The 4th Royal Irish had returned from Scartnagloran in July 1914 to find Kilkenny Barracks nearly empty. Major Harold T. Belcher, DSO, of Brighton, commanded the 87th (Howitzer) Battery, few of whose gunners were Irishmen, much less local men, the battery having been posted to Kilkenny in July 1913. Barrack’s life in Kilkenny restricted the battery to little more than parade drill and maintenance duties, for in order to fire their six 4.5” guns, they had to journey to the Glen of Imaal in County Wicklow, or to Kilworth Camp, County Cork. So in April 1914, Major Belcher’s gunners had departed to the Glen of Imaal, and remained there for most of the summer.

When the drama resulting from Franz Ferdinand’s assassination had played itself out, and King George V ordered mobilization on 4 August 1914, the 4th Royal Irish assembled at Kilkenny Barracks and within the month set off for Queenstown, County Cork, never to garrison the Kilkenny Barracks again. The regulars of the 87th Battery RFA departed Kilkenny Barracks for England in the second week of August 1914, where they joined the 43rd and 86th Batteries from Fethard and Clonmel to form the 12th Brigade, RFA, of the 6th Division. They disembarked at St. Nazaire on 9 September 1914, and ten days later were engaged in the Battle of the Aisne.

The enlistment euphoria of August 1914 didn’t quite sweep Kilkenny, as it did much of the Empire, especially its urban centres, and understandably so, as Kilkenny was a county of relative prosperity and little unemployment. But if the Kilkenny Journal is to be considered an accurate gauge of local sentiment, the outset of the war had seen ‘a spirit of forgiveness for England’s wrong doings uppermost in Irish hearts.’5 For the first nine months of the war, Kilkenny’s recruiting officer, Captain J.P.T. ‘Mack’ Mackesy (qv) reported that 556 recruits had enlisted at his office in Kilkenny Barracks, or in recruitment rallies that he held throughout the county.6 Statistics from Mackesy’s office withered thereafter, particularly in the wake of partisan milestones such as the split of the Irish Volunteers, Easter Sunday 1916, the Parliamentary election of August 1917, and the conscription ‘threat’ of 1918. In writing home to his wife in December 1915, Captain R.H. Prior-Wandesforde (qv) commented on a recent newspaper report to the affect that: 1,800 men recruited for Kilkenny 7 is out of a population of 40,000 so it’s not much to boast of – about 4.5% that is all!8

As Lieutenant-Colonel Winston J. Dugan, of King’s County, commanding 2nd Battalion Royal Irish Regiment on the Somme, near Albert, exclaimed in January 1916: Tell Tipperary and Kilkenny that our men are magnificent, but that we want more of them – badly….’9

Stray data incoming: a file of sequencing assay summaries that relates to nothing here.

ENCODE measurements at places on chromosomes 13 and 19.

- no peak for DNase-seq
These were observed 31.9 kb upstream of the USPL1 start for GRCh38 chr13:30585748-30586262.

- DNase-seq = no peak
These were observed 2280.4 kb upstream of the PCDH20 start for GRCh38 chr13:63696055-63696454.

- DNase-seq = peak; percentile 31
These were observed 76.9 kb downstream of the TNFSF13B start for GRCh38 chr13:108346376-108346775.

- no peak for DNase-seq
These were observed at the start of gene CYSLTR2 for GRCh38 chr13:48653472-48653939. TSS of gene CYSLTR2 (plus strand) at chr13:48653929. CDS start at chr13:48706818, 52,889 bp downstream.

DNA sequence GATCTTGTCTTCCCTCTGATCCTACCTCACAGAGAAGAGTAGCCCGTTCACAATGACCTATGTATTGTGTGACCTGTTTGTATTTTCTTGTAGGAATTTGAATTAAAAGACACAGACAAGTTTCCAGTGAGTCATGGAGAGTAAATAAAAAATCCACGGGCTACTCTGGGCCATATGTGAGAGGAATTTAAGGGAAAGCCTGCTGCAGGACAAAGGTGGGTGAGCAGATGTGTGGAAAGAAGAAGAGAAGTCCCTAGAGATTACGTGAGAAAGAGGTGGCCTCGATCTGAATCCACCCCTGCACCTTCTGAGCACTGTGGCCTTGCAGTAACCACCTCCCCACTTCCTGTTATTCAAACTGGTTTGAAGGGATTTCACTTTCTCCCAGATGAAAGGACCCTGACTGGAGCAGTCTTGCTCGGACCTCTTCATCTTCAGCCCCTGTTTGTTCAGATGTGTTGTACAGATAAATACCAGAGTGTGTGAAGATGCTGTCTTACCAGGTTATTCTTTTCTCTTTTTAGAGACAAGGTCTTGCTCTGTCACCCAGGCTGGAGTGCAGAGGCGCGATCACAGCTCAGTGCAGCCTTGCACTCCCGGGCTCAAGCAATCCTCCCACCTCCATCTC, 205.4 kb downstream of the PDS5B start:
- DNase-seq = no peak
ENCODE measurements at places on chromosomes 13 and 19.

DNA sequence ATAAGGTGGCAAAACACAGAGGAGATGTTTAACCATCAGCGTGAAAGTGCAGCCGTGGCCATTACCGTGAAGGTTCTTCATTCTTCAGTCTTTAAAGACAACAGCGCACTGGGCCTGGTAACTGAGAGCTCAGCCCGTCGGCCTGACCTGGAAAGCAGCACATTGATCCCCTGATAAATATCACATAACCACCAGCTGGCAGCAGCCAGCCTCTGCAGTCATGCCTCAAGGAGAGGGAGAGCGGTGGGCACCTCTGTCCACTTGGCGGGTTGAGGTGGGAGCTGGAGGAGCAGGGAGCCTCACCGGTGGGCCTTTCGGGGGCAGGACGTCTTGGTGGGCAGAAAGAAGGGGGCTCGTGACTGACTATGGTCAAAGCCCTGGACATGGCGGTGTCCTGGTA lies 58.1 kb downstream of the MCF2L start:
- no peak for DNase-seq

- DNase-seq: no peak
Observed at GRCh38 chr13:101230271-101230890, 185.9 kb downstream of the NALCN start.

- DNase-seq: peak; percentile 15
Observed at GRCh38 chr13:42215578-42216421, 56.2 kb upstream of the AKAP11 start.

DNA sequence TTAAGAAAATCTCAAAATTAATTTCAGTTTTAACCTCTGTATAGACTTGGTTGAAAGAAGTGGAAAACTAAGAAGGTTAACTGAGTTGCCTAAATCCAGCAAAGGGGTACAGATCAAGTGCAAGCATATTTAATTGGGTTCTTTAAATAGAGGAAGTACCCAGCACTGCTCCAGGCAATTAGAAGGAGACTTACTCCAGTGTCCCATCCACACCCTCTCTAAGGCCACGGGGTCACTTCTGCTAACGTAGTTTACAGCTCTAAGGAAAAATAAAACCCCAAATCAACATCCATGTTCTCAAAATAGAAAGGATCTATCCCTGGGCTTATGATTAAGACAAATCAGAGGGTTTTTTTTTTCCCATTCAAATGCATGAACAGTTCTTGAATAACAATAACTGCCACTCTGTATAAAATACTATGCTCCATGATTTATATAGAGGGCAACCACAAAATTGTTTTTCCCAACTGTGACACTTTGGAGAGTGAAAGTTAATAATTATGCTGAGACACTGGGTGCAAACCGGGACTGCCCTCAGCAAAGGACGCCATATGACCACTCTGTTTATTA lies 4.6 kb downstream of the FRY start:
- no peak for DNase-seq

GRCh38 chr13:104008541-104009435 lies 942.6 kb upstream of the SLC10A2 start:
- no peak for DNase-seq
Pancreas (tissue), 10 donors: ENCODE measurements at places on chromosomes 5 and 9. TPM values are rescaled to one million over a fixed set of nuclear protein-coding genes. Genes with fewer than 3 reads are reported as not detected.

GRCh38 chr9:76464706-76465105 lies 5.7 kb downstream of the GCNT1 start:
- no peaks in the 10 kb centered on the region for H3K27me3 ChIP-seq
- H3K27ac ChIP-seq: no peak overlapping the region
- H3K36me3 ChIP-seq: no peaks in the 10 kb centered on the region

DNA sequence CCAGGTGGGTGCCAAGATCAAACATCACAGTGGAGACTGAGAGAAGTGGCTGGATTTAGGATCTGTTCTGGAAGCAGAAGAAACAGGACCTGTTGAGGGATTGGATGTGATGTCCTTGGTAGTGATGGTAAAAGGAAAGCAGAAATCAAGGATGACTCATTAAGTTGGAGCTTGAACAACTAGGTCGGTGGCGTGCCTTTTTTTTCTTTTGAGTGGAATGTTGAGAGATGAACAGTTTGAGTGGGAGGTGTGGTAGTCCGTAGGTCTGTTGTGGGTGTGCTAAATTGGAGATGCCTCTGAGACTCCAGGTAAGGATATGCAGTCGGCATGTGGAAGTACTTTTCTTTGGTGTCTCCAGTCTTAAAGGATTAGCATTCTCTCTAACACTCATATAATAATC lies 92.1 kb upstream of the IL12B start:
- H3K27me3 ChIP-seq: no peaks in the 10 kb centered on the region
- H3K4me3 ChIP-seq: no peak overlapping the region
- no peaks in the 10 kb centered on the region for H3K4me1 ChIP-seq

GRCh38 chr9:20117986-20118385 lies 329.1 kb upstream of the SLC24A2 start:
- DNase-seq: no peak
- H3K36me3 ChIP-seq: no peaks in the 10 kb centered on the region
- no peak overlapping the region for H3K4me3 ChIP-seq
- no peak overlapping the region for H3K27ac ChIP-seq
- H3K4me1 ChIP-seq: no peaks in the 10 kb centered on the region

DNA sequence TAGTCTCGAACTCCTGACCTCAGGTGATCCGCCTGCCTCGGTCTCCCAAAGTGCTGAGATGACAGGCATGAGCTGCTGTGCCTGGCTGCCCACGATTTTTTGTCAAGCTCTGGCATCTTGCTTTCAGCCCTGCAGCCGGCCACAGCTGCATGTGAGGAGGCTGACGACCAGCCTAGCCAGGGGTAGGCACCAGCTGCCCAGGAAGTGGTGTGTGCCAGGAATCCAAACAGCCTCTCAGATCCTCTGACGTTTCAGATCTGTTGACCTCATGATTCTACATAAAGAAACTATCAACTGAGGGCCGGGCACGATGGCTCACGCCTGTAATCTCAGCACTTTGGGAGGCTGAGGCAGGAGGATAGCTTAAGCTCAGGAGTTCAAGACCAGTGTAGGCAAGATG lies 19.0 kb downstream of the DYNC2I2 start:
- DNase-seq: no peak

Yet Kilkennymen and women, whether natives, or long-term residents – the focus of this work – were of course scattered across the globe, and so they enlisted, or were conscripted, in untold numbers, at innumerable locations, for a multitude of reasons, to serve in the air, land, sea, and auxiliary forces of the wider Anglophone world. An additional untold number of such men and women were already serving in uniform when war broke out in August 1914. What follows is the authors’ seventeen-year endeavour at locating and portraying that untold number of Kilkenny people who served in various uniforms during that Great, or First World War. Although not a single, woven story, what follows is nearly 2,900 individually remarkable stories with regrettably many omits. It would be to the authors’ delight to learn from readers of such omissions, and to accordingly publish a revised edition at some future date.

The following are a few Kilkenny folk of ‘record’ from among the multitude in our findings: Corporal Percy Kennedy of the RAMC, regimental no. 5971 (qv), appears to have been the first Kilkennyman to disembark in France, having done so on 10 August 1914. The first Kilkennyman known to have perished in the Great War was Private James Ryan, 4th Battalion Royal Irish Regiment, regimental no. 4485 (qv), but he died in a railway mishap near Queenstown on 20 August 1914. The first known combat fatality was on 23 August 1914, during the opening Battle of Mons, in which John Connolly, regimental no. 7622 (qv) and William Walsh, regimental no. 6520 (qv), both Kilkennymen of the 2nd Battalion Royal Irish Regiment, were killed in action. Joseph Gardiner, regimental no. 10765 (qv), also a Kilkennyman of that same battalion may have perished that same day, but most surviving records indicate he died on 24 August.

Jeremiah Purcell, of the 6th Battalion Royal Dublin Fusiliers, regimental no. 24871 (qv), if not the youngest individual from Kilkenny to see active service, was seemingly the youngest to make the supreme sacrifice, at the age of 16, in October 1916, along the Struma River of Macedonia, in a fight against Bulgarians for the village of Yeniköi. On the other hand, Gunner John Fitzpatrick of the RFA (qv), regimental no. 88656 (qv), seems to have been the oldest Kilkennyman to have served, having first entered the army in the year 1871 and re-enlisted in 1915 at the age of 68. He deservedly only saw service on the Home Front, to include a period in Kilkenny Barracks with the 75th Brigade, RFA.

James Darcy, of the 2nd Battalion Royal Irish Regiment, regimental no. 2589 (qv) would appear to be the last Kilkennyman to have been killed in action, losing his life in Belgium a day before the Armistice. And the last known combatant survivor of the Great War from Kilkenny was Ben Williams,of an unknown rank and unit (qv), who died at his home in Bramblestown, Dungarvan, County Kilkenny, in March 1992, at the age of 91.